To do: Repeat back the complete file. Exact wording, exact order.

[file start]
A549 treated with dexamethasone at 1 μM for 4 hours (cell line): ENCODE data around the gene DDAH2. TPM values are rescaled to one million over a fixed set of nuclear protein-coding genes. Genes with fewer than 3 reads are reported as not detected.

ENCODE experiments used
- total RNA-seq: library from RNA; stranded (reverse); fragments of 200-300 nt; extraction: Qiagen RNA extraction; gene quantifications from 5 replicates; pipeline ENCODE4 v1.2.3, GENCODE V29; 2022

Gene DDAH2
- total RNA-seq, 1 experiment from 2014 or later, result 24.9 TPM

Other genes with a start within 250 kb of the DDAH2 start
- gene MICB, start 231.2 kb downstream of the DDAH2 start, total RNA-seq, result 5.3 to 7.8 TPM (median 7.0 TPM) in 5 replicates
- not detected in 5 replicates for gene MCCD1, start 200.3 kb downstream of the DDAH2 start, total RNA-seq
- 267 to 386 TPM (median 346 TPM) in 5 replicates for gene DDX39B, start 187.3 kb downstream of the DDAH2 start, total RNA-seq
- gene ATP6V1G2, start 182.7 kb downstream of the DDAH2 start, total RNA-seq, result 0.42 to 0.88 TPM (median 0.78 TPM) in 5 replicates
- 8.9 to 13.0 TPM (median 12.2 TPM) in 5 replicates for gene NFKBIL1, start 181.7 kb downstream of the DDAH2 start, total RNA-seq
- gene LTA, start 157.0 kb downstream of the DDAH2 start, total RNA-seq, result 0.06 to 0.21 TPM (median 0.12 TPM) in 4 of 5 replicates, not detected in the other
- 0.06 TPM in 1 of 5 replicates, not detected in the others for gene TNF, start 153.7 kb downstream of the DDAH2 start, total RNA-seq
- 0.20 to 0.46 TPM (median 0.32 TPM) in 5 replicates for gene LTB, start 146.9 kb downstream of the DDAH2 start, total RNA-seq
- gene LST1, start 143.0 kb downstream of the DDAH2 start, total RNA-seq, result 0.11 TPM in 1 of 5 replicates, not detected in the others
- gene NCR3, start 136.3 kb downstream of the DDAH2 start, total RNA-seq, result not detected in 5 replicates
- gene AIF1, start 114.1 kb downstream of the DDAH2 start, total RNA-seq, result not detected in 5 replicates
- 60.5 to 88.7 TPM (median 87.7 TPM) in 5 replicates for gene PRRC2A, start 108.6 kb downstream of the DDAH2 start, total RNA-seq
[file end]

A549 treated with dexamethasone at 1 μM for 4 hours (cell line): ENCODE data around the gene DDAH2. TPM values are rescaled to one million over a fixed set of nuclear protein-coding genes. Genes with fewer than 3 reads are reported as not detected.

ENCODE experiments used
- total RNA-seq: library from RNA; stranded (reverse); fragments of 200-300 nt; extraction: Qiagen RNA extraction; gene quantifications from 5 replicates; pipeline ENCODE4 v1.2.3, GENCODE V29; 2022

Gene DDAH2
- total RNA-seq, 1 experiment from 2014 or later, result 24.9 TPM

Other genes with a start within 250 kb of the DDAH2 start
- gene MICB, start 231.2 kb downstream of the DDAH2 start, total RNA-seq, result 5.3 to 7.8 TPM (median 7.0 TPM) in 5 replicates
- not detected in 5 replicates for gene MCCD1, start 200.3 kb downstream of the DDAH2 start, total RNA-seq
- 267 to 386 TPM (median 346 TPM) in 5 replicates for gene DDX39B, start 187.3 kb downstream of the DDAH2 start, total RNA-seq
- gene ATP6V1G2, start 182.7 kb downstream of the DDAH2 start, total RNA-seq, result 0.42 to 0.88 TPM (median 0.78 TPM) in 5 replicates
- 8.9 to 13.0 TPM (median 12.2 TPM) in 5 replicates for gene NFKBIL1, start 181.7 kb downstream of the DDAH2 start, total RNA-seq
- gene LTA, start 157.0 kb downstream of the DDAH2 start, total RNA-seq, result 0.06 to 0.21 TPM (median 0.12 TPM) in 4 of 5 replicates, not detected in the other
- 0.06 TPM in 1 of 5 replicates, not detected in the others for gene TNF, start 153.7 kb downstream of the DDAH2 start, total RNA-seq
- 0.20 to 0.46 TPM (median 0.32 TPM) in 5 replicates for gene LTB, start 146.9 kb downstream of the DDAH2 start, total RNA-seq
- gene LST1, start 143.0 kb downstream of the DDAH2 start, total RNA-seq, result 0.11 TPM in 1 of 5 replicates, not detected in the others
- gene NCR3, start 136.3 kb downstream of the DDAH2 start, total RNA-seq, result not detected in 5 replicates
- gene AIF1, start 114.1 kb downstream of the DDAH2 start, total RNA-seq, result not detected in 5 replicates
- 60.5 to 88.7 TPM (median 87.7 TPM) in 5 replicates for gene PRRC2A, start 108.6 kb downstream of the DDAH2 start, total RNA-seq